We met with the four co-founders of Crypterium– Gleb Markov, Steven Polyak, Vladimir Gorbunov, and Austin Kimm – and asked them six questions about their ICO, which recently wound up having reached its hard cap.
Q: What are the three big takeaways from Crypterium’s successful ICO?
Austin Kimm – Number one is the size of community we were able to engage with. From the evidence, I believe we are perhaps the most successful ICO in terms of the size of the audience. That doesn’t mean just token buyers, but also people who register on the website, people from the chat room, etc. At a conference, there was a queue of more than 200 people lining up to meet me because they’d either bought into the ICO or heard about Crypterium and wanted to learn more. And I think the biggest success was that we managed to capture the imagination not only of specialists but of a whole army of people moving into crypto.
The second thing is because of this we got to meet an incredibly gifted group of people. We had a clear vision; we were a team of four and a couple more people, and during the ICO process all these people – CEOs of banks, CEOs of exchanges, strategic consultants, lots of different people – contacted us and asked questions, and this helped us to formulate a much clearer vision, which translated into hard cash; people really believed in us. We had 72,000 token buyers and collected about $50 million, which averages out to about $650 each, so an incredibly wide array of people have supported our ICO.
Steven Polyak – From my standpoint, I think the key success of this ICO was its model: the business case, the product, and how the token fits into the product. It was logical, it was clear, and I think that’s fundamental. Number two is marketing –we did fantastic marketing! – and number three is the ability to communicate with advisors and get out and develop the network of peer professionals, which helped us get more traction.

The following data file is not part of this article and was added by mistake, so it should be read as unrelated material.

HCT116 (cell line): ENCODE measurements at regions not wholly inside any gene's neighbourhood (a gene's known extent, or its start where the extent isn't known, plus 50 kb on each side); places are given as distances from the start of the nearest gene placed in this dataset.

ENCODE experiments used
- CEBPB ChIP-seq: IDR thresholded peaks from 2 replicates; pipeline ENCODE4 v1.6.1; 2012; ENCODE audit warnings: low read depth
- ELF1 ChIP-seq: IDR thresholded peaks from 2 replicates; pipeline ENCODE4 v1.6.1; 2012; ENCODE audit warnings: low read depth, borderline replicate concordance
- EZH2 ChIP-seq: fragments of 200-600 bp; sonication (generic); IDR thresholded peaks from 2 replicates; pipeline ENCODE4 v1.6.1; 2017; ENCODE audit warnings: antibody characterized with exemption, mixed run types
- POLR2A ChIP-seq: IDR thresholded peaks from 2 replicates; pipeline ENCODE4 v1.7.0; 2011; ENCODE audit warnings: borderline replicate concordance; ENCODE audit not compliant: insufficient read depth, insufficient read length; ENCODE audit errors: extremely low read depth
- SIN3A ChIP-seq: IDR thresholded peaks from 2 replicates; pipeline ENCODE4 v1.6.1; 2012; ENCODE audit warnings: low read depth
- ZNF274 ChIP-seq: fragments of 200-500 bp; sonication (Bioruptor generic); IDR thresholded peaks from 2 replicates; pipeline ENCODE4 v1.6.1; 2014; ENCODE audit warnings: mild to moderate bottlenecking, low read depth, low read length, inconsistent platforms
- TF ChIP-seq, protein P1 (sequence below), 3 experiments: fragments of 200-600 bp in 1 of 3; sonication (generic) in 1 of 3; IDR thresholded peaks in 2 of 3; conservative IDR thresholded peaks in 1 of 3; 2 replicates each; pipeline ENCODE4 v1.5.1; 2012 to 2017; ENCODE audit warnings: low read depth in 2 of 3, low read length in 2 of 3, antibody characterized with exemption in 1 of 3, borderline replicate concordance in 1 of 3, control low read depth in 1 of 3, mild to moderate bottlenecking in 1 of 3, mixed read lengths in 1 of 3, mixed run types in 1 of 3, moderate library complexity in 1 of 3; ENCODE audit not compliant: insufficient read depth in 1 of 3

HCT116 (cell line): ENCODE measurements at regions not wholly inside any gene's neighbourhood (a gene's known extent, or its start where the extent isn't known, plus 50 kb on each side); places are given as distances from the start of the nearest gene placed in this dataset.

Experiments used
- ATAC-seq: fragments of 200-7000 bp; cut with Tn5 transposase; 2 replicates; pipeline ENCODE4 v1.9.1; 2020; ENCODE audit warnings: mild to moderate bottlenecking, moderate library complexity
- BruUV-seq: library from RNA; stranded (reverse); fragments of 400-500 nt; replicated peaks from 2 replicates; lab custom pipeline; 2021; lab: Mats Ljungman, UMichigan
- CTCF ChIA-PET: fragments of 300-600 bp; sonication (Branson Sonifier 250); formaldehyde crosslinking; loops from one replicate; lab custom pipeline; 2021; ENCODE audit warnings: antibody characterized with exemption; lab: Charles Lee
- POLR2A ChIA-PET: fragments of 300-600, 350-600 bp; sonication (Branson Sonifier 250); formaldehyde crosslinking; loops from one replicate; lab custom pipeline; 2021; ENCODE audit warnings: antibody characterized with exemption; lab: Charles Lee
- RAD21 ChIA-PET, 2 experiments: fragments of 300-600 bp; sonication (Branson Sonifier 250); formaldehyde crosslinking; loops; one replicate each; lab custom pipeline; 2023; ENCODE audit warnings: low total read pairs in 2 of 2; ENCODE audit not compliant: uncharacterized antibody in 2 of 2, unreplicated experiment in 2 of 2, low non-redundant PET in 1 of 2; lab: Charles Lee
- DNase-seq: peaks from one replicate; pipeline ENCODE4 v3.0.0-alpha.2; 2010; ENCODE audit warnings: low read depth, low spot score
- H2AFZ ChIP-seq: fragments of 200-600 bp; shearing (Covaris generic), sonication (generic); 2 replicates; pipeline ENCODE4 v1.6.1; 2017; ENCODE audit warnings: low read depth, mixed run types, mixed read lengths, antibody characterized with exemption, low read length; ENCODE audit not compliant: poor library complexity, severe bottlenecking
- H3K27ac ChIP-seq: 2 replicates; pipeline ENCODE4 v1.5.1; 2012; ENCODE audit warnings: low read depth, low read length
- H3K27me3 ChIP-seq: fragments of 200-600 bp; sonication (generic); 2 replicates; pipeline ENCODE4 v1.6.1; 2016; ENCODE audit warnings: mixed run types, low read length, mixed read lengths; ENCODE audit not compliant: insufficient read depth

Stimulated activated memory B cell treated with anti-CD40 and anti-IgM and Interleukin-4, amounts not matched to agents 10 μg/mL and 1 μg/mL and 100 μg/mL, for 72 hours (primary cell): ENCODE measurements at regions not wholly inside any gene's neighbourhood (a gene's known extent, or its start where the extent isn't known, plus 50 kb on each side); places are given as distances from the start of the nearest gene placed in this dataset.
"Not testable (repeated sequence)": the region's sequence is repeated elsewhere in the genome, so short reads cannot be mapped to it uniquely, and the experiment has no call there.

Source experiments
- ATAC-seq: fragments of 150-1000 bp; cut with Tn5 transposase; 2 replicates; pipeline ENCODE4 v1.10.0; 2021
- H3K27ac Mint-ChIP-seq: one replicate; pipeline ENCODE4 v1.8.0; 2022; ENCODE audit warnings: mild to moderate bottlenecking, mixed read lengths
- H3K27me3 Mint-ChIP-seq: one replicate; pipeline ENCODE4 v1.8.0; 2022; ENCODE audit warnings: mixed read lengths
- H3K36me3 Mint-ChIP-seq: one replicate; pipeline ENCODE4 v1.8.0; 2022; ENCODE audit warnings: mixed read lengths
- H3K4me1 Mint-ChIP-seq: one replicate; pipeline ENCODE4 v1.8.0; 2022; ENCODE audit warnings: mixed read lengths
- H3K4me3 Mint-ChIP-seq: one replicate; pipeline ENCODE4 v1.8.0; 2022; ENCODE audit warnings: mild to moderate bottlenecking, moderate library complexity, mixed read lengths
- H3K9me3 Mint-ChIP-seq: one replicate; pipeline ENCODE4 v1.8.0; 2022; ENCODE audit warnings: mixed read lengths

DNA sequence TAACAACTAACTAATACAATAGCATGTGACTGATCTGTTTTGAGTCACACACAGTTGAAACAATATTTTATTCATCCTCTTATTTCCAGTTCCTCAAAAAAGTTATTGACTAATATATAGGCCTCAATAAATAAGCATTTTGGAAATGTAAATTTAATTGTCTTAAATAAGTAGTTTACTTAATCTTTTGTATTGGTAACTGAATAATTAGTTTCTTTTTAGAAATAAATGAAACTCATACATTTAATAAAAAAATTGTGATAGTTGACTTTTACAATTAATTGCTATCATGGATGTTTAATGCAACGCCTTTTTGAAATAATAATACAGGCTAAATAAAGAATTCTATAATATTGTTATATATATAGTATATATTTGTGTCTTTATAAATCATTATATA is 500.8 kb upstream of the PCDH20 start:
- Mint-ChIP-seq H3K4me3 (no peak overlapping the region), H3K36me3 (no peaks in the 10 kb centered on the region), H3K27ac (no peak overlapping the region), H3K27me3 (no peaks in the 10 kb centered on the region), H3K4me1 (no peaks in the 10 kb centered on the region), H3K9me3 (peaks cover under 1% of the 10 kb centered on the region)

- We finished the ICO early on reaching the hard cap, and we’re very pleased about that.
- We became a widely popular ICO. The average token sale has four to six thousand buyers, but we have more than 60,000 token holders from more than 150 countries, and more than 300,000 accounts registered. On Telegram we have 30,000 participants, which shows the unheard-of scale and global interest in our project.
- Thirdly, the structure of our token holders. In contrast to most ICOs, there aren’t any big checks; we had many people buying $200-$300 worth, and this is a good thing: it means we have normal, everyday people who support us, and no one will be able to control the price of our token upwards or downwards on the inevitable secondary market.
Vladimir Gorbunov – We became number one in the number of token holders in the world; we obtained an enormous user base and support from a community of 300,000 people, and we didn’t even try to blow past the hard cap.
Q: Were there any surprises for you in this ICO?
Austin Kimm – The key surprise was really how we were able to connect with the audience. When I personally try to explain cryptocurrency to my friends and family, it’s usually difficult and people look at you blank-faced. Through the ICO we put forward a very easy message: imagine if you could spend cryptocurrency the same way you spend any other currency. We broke information down into small pieces that anyone could understand. For me the biggest surprise was the response. At the beginning, I thought about 2,000-3,000 specialists would buy our tokens, but we ended up with 300,000 people registered on our platform. Also, Vladimir’s video got 4.7 million views on YouTube – that’s Justin Bieber-type levels.